Wikis allow patients to help develop clinical practice guidelines
Patients can play a key role in developing clinical practice guidelines (CPG) through a specialized wiki, a group of Dutch researchers report in the current issue of the Journal of Medical Internet Research.
The researchers tested their theory by developing a wiki about infertility treatment, according to the article, "Feasibility of a Wiki as a Participatory Tool for Patients in Clinical Guideline Development."
Initial content of 90 recommendations was developed following in-depth interviews with 12 patients. Over a seven-month period, additional patients were invited to participate in the wiki, resulting in 298 unique visitors to the website and 289 recommendations. The recommendations were winnowed down, with a guideline development group assessing their value.
Patients highlighted perceived bottlenecks in the infertility treatment process, such as lack of evening hours, as well as concerns about gynecologists' "lack of empathy" and the fact that infertility patients had to wait in the same area as pregnant patients, according to the article.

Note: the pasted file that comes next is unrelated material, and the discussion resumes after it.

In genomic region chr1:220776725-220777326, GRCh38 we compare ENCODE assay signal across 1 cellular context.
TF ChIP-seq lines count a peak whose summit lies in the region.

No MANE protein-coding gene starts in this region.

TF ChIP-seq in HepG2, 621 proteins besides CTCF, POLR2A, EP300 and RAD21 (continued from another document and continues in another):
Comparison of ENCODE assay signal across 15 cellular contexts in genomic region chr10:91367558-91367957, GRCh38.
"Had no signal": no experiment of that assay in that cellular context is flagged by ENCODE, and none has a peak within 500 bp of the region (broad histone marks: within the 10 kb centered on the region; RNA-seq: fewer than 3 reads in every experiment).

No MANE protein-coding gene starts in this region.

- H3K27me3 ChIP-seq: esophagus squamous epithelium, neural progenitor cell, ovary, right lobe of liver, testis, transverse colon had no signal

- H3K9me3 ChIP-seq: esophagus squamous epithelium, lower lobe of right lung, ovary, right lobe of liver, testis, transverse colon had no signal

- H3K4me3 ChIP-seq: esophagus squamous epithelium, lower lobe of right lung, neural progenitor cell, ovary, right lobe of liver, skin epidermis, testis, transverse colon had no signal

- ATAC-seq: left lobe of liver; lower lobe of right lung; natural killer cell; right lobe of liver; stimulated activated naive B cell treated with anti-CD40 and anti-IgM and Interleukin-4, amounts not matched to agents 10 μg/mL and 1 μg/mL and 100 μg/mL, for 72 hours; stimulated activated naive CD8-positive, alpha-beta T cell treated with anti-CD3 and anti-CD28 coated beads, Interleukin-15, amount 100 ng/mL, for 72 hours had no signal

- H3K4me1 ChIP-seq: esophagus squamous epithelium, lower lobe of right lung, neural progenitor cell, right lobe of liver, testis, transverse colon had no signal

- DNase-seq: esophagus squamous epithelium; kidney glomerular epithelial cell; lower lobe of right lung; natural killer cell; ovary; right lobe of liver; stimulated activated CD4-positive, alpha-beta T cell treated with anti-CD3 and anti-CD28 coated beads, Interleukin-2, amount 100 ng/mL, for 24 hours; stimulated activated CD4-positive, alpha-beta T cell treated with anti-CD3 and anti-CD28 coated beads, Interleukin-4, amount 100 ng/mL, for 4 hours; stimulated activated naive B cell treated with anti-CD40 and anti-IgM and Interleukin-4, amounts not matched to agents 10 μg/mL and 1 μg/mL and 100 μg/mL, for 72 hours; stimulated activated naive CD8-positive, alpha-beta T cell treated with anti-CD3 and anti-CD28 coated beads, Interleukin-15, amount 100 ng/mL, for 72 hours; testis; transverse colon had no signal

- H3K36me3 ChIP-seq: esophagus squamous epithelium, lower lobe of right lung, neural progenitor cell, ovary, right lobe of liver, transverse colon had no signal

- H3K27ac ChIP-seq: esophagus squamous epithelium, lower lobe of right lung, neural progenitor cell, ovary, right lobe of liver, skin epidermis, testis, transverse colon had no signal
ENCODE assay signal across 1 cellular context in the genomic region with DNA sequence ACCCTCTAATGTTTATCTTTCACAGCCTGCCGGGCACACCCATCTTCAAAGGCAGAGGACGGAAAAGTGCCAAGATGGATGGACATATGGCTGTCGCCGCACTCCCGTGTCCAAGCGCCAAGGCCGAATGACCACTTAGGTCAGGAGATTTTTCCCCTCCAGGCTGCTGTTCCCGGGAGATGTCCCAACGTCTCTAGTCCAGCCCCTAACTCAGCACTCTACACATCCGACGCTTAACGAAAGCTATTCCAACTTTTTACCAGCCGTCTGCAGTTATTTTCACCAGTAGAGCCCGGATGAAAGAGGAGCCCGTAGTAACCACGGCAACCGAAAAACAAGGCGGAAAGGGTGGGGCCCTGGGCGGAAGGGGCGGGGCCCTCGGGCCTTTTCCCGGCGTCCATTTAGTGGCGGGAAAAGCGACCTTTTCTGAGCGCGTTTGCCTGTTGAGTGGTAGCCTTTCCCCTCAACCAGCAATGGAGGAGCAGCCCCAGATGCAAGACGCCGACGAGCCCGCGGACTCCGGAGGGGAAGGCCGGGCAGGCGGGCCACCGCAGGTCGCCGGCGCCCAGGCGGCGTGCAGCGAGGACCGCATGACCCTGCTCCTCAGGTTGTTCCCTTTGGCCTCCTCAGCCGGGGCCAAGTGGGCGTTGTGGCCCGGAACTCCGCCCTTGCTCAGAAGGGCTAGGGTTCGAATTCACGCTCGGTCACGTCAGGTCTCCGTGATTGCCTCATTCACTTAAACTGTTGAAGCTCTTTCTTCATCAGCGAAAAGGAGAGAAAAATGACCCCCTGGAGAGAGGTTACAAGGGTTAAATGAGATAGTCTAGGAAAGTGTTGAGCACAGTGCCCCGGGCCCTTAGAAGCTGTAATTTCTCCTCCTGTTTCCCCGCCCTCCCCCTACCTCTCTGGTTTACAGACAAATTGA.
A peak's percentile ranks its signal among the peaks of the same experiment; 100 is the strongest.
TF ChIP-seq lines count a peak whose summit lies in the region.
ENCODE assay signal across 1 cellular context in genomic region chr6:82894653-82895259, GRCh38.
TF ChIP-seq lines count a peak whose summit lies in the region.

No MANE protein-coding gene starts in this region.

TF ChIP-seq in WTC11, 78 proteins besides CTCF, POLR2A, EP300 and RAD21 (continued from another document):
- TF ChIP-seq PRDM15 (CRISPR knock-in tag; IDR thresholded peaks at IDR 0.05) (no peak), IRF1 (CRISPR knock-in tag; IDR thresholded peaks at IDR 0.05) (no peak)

Researchers concluded the wiki was a "promising and feasible tool" for actively involving patients in CPG development. Among recommendations for refining the wiki were:
- Automatically reducing the number and shortening the length of recommendations.
- Developing a fixed format for recommendations.
- Including a separate motivation page.
- Paying specific attention to the informational character.
Moving forward, the researchers recommended developing a modified tool that patients would evaluate for usability, and involving patient representatives and recommendations in the next stage of wiki development.
Wikis are gaining popularity in the health IT world as ways to draw input from various sources for developing clinical guidelines. The Office of the National Coordinator for Health IT, for example, launched a Standards & Interoperability Framework Initiative wiki this summer for standardizing clinical decision support.
Meanwhile, researchers at the University of Michigan created a wiki cataloguing medical-device technologies for use in areas with limited resources. The Global Health Medical Device Compendium is hosted by Appropedia.